C# Bindings Conda Package

The GDAL C# Bindings Conda Package is a community supported project.

Installation

GDAL with the C# bindings and example applications can be loaded using

conda install -c conda-forge gdal-csharp

Usage

The Conda package for GDAL version 3.5.0 and later uses the CMAKE build scripts and therefore there have been changes in the build process and the artefacts produced.

GDAL 3.5.0 and later

The Conda package for GDAL version 3.5.0 and later is built using the new Cmake build scripts.

.NET Target Framework

On all architectures (i.e. Windows, Linux and Mac), the bindings are compiled using .NET6.0 as the current (at the time of writing) LTS version.

Package Artefacts

The Conda package contains two sets of artefacts:

  • The SWIG wrapper Dynamic Shared Objects (DSO) - gdal_wrap.dll or libgdal_wrap.so or libgdal_wrap.dylib etc. These are loaded as one would expect for a Conda package (i.e. in the bin folder in Windows and the lib folder in Unix) and thus will automatically link to the correct version of the GDAL DSO and the dependencies, and

  • Local NuGet packages for the actual C# bindings (i.e. gdal_csharp.dll, gdalconst_csharp.dll, osr_csharp.dll and ogr_csharp.dll). These are created as packages called OSGeo.GDAL, OSGeo.OSR and OSGeo.OGR. These are loaded into the share/gdal folder.

Usage

To use the bindings in your application, you will need to basically do the following:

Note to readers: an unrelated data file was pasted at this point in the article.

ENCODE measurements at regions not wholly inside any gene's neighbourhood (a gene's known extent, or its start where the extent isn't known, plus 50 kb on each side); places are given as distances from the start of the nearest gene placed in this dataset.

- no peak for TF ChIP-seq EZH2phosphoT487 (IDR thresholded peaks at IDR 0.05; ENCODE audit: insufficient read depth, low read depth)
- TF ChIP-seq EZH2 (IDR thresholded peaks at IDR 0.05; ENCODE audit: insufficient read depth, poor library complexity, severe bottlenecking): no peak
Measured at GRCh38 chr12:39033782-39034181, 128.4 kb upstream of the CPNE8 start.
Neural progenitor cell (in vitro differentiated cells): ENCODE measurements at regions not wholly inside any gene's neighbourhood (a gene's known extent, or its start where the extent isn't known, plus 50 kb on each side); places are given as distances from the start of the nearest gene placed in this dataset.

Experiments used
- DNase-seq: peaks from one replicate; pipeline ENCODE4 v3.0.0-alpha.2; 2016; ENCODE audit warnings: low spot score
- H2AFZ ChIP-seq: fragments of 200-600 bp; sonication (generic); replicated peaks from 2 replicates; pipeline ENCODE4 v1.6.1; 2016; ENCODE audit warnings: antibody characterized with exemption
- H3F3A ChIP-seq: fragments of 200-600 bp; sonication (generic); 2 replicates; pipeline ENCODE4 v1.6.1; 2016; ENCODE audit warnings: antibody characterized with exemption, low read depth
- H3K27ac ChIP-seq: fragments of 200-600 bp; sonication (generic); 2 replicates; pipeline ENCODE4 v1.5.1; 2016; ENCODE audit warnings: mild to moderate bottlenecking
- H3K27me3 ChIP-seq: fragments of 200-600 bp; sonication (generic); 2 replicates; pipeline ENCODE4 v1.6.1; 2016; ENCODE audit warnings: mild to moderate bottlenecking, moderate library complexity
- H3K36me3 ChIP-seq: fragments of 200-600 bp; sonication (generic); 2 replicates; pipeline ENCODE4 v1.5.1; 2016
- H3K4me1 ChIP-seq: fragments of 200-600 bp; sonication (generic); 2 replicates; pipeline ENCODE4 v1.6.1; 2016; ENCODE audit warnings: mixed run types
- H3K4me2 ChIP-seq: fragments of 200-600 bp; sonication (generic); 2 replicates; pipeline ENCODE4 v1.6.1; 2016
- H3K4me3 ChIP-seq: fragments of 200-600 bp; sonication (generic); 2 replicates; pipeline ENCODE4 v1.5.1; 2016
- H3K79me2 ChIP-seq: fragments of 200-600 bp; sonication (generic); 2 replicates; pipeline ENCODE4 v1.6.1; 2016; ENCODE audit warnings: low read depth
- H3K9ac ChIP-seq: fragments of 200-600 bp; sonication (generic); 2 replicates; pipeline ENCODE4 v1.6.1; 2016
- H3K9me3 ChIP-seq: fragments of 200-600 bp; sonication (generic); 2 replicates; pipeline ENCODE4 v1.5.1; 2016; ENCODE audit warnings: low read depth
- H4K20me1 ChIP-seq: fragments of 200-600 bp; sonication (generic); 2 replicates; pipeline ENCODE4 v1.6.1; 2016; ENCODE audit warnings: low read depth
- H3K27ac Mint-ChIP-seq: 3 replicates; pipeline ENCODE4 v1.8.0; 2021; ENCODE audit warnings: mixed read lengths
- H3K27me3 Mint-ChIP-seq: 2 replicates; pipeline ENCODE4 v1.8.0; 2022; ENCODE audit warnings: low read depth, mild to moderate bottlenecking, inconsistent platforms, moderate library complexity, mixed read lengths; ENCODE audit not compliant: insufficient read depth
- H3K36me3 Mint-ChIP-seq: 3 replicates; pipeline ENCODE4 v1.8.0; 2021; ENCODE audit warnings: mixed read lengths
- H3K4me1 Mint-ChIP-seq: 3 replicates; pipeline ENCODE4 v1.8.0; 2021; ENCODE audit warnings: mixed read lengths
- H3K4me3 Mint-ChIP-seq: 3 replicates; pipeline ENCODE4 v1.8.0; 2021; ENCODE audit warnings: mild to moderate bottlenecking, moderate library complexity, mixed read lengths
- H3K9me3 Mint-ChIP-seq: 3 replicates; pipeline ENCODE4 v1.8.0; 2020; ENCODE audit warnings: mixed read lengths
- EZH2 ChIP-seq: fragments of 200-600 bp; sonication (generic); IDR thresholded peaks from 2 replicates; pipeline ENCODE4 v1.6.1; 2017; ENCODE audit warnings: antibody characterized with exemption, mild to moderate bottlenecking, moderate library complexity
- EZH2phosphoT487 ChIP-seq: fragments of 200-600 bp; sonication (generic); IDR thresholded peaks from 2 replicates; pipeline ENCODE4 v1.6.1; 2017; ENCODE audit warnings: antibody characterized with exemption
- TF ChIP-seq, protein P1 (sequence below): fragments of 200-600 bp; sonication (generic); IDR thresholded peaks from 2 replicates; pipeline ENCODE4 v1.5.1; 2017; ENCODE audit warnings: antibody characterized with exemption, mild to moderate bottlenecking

1. Add the relevent Packages to you application as local packages, and

  2. Add the DSOs to the search path for the application.

The former is not complicated and can be done by defining a local source, either global (as is explained here ) or in the build command as is shown below.

The latter can be based on Conda for a console application, as is shown below, but if you are working in an IDE (which being a .NET IDE knows nothing about Conda) and/or working on a GUI application (which is not going to be running in a Conda environment) you are going to have to sort out the DSOs your self; probably involving copying the relevent DSOs into the application package.

Usage Example - Windows

The most simple example would be:

  1. Create a new application (in a dedicated empty folder)

dotnet new console

  1. Create a small application (by replacing the contents of Program.cs).

using System;
using OSGeo.GDAL;

namespace testapp
{
    class GdalTest
    {
        static void Main(string[] args)
        {
            Console.WriteLine("Testing GDAL C# Bindings");
            Gdal.UseExceptions();
            Console.WriteLine($"Gdal version {Gdal.VersionInfo(null)}");
        }
    }
}
  1. Add the GDAL package

dotnet add package OSGeo.GDAL -s %CONDA_PREFIX%\Library\share\gdal

  1. Compile or run

dotnet run

Provided you run these commands in a Conda environment (containing the gdal-csharp package) this should just work.

Usage Example - Unix

  1. Create a new application (in a dedicated empty folder)

dotnet new console

  1. Create a small application (by replacing the contents of Program.cs).

using System;
using OSGeo.GDAL;

namespace testapp
{
    class GdalTest
    {
        static void Main(string[] args)
        {